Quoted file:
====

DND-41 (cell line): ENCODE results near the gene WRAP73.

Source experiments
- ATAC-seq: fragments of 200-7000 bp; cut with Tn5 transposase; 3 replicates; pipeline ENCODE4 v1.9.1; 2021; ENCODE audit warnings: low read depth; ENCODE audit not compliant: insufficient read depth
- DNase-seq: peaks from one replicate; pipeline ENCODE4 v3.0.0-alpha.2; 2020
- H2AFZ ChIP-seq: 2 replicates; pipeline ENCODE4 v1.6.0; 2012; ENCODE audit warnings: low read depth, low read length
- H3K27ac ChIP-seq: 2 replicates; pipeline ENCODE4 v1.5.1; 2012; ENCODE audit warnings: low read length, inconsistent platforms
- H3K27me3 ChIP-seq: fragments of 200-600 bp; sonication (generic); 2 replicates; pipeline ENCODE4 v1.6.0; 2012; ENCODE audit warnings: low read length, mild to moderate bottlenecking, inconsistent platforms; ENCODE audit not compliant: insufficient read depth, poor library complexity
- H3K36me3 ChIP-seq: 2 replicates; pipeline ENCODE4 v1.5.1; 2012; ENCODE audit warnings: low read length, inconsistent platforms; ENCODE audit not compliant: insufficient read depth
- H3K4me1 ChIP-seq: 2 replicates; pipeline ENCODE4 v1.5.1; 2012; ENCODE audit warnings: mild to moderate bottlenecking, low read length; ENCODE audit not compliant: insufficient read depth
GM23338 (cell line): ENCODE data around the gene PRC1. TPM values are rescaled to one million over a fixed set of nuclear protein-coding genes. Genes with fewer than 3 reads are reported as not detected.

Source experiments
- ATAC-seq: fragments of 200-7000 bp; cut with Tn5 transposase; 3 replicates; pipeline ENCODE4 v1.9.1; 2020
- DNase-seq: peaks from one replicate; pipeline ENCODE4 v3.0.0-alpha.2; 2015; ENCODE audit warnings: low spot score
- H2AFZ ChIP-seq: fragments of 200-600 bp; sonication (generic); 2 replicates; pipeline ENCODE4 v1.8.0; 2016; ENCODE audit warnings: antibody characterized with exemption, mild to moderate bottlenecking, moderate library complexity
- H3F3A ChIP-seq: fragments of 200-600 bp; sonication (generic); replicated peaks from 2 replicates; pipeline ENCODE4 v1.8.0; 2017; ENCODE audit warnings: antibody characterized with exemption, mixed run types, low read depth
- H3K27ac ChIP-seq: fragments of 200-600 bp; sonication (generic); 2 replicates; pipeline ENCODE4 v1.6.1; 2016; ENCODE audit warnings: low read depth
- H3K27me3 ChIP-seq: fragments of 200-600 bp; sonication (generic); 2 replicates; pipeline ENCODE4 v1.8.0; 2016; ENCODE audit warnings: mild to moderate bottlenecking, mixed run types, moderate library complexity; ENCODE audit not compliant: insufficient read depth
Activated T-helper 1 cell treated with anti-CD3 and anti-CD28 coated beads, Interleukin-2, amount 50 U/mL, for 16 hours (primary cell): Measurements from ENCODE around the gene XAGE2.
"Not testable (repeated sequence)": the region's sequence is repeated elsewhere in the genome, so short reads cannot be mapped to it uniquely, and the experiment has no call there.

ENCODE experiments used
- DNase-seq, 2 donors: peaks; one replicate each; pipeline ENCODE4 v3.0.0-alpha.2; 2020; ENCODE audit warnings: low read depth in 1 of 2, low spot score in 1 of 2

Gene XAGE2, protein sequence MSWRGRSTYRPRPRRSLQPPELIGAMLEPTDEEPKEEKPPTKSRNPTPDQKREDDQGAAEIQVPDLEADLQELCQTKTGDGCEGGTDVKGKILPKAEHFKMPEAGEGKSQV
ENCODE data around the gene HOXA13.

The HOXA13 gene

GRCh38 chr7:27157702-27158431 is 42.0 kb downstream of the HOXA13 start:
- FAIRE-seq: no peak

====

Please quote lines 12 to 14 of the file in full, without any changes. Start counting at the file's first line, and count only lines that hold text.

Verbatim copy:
- ATAC-seq: fragments of 200-7000 bp; cut with Tn5 transposase; 3 replicates; pipeline ENCODE4 v1.9.1; 2020
- DNase-seq: peaks from one replicate; pipeline ENCODE4 v3.0.0-alpha.2; 2015; ENCODE audit warnings: low spot score
- H2AFZ ChIP-seq: fragments of 200-600 bp; sonication (generic); 2 replicates; pipeline ENCODE4 v1.8.0; 2016; ENCODE audit warnings: antibody characterized with exemption, mild to moderate bottlenecking, moderate library complexity